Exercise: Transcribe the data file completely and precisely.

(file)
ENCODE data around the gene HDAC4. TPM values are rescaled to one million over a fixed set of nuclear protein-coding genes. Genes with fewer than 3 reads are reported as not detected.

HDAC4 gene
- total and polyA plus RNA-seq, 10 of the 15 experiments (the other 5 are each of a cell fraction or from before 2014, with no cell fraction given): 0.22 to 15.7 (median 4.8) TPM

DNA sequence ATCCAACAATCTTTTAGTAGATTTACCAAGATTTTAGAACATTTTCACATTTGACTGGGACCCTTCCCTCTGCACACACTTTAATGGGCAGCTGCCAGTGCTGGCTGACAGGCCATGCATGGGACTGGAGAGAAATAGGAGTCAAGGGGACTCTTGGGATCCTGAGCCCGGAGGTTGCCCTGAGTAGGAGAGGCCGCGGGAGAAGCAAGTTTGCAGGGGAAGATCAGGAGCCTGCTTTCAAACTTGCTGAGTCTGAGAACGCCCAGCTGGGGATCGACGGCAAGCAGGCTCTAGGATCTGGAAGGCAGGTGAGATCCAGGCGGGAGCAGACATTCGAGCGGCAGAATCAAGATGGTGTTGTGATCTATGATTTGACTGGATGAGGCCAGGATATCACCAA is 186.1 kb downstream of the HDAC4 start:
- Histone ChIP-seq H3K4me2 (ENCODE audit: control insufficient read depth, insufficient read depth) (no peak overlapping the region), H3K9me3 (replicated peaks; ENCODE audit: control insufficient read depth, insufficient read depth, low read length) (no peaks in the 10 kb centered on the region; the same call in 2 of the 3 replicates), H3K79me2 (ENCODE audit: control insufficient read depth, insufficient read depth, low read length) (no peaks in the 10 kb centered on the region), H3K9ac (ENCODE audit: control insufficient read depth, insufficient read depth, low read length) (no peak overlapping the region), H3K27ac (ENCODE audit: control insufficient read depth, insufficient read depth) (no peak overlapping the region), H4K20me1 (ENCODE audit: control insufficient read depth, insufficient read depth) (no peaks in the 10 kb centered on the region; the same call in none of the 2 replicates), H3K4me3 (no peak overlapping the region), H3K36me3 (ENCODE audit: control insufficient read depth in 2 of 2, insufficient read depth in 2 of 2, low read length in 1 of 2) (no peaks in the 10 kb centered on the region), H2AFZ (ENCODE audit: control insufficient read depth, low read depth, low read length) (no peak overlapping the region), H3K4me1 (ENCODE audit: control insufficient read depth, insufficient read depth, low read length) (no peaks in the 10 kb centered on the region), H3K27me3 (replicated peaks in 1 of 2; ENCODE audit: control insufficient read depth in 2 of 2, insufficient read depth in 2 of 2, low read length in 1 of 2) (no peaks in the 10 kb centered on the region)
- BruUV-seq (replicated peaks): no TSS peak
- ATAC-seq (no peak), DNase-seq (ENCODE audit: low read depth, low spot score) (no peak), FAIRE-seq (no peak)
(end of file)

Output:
ENCODE data around the gene HDAC4. TPM values are rescaled to one million over a fixed set of nuclear protein-coding genes. Genes with fewer than 3 reads are reported as not detected.

HDAC4 gene
- total and polyA plus RNA-seq, 10 of the 15 experiments (the other 5 are each of a cell fraction or from before 2014, with no cell fraction given): 0.22 to 15.7 (median 4.8) TPM

DNA sequence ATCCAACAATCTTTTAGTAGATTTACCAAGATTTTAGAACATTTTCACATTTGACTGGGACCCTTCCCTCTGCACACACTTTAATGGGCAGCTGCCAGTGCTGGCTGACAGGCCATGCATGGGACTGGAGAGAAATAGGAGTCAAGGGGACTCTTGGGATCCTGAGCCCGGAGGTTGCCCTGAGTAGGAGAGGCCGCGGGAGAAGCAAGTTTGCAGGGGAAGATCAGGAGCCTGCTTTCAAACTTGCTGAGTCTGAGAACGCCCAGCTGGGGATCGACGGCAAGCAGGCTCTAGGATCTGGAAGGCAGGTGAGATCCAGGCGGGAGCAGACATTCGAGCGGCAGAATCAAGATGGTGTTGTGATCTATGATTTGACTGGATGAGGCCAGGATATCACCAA is 186.1 kb downstream of the HDAC4 start:
- Histone ChIP-seq H3K4me2 (ENCODE audit: control insufficient read depth, insufficient read depth) (no peak overlapping the region), H3K9me3 (replicated peaks; ENCODE audit: control insufficient read depth, insufficient read depth, low read length) (no peaks in the 10 kb centered on the region; the same call in 2 of the 3 replicates), H3K79me2 (ENCODE audit: control insufficient read depth, insufficient read depth, low read length) (no peaks in the 10 kb centered on the region), H3K9ac (ENCODE audit: control insufficient read depth, insufficient read depth, low read length) (no peak overlapping the region), H3K27ac (ENCODE audit: control insufficient read depth, insufficient read depth) (no peak overlapping the region), H4K20me1 (ENCODE audit: control insufficient read depth, insufficient read depth) (no peaks in the 10 kb centered on the region; the same call in none of the 2 replicates), H3K4me3 (no peak overlapping the region), H3K36me3 (ENCODE audit: control insufficient read depth in 2 of 2, insufficient read depth in 2 of 2, low read length in 1 of 2) (no peaks in the 10 kb centered on the region), H2AFZ (ENCODE audit: control insufficient read depth, low read depth, low read length) (no peak overlapping the region), H3K4me1 (ENCODE audit: control insufficient read depth, insufficient read depth, low read length) (no peaks in the 10 kb centered on the region), H3K27me3 (replicated peaks in 1 of 2; ENCODE audit: control insufficient read depth in 2 of 2, insufficient read depth in 2 of 2, low read length in 1 of 2) (no peaks in the 10 kb centered on the region)
- BruUV-seq (replicated peaks): no TSS peak
- ATAC-seq (no peak), DNase-seq (ENCODE audit: low read depth, low spot score) (no peak), FAIRE-seq (no peak)